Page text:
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Chesnutt in the Classroom

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THE COLORED AMERICAN, WASHINGTON, D.C., NOVEMBER 25, 1899

I have just been bustin’ my side a’laffin over Chesnutt’s "Conjure Ooman," copy of which has just been sent me by the publishers, Houghton, Mifflin and Co., Boston. They ain’t na’er a book in the dialect language, that can a proach it in originality, naturalness, and trueness to the life of the Negro of the day before yesterday It has the flavor, which only a Negro writer could give to a collection of the folk lore of the race, and every page shows the master work of a consummate artist, who thoroughly understood his business when he evolved from his "think thing" "The Conjure Ooman." The white folks who write Negro dialect are not in it with the men of our race, who find this class of writing pleasurable, as well as profitable. Mr. Chesnutt can go on up to the haid of the class. He’s powerful smaht man, sholy.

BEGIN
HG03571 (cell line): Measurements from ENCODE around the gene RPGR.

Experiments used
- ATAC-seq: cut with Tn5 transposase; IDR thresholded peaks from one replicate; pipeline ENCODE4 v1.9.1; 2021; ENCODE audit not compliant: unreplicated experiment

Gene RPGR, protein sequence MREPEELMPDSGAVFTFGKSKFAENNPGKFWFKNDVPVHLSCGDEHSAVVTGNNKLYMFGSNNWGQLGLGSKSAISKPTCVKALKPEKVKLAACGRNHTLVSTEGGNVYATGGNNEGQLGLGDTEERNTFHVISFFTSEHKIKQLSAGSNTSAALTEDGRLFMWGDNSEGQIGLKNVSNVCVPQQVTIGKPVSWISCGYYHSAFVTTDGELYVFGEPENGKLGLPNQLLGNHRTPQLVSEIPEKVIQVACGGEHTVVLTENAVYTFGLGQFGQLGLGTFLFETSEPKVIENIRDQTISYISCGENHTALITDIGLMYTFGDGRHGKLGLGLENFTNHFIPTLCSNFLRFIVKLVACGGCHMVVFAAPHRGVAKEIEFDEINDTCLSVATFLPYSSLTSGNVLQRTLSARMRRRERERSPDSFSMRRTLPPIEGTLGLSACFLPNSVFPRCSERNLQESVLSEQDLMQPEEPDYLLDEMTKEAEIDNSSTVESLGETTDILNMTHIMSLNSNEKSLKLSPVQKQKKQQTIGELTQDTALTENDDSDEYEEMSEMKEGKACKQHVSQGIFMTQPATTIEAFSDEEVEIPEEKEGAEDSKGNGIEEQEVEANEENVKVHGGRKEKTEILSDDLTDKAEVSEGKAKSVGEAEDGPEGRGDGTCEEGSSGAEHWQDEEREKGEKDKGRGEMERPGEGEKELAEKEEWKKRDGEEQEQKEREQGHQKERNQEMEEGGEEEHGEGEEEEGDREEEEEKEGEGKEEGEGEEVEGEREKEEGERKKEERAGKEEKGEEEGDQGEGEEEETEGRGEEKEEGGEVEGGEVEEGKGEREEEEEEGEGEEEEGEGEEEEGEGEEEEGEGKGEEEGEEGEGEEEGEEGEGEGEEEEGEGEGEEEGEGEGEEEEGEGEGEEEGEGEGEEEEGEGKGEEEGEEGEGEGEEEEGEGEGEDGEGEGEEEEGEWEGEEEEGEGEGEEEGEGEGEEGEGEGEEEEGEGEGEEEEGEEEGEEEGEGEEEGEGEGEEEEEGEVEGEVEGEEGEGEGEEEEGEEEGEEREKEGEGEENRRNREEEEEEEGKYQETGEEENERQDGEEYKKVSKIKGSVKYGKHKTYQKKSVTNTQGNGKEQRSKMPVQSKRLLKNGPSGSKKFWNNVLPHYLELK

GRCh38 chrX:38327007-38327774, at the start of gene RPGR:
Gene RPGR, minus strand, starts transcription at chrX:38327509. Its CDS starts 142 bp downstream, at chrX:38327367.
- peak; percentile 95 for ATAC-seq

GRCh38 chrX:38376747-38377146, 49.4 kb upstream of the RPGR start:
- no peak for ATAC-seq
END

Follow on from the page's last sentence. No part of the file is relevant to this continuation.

BRUCE GRIT.

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Rev. of The Conjure Woman, in "Bruce Grit in Vanity Fair," The Colored American [Washington] 25 Nov 1899: 3.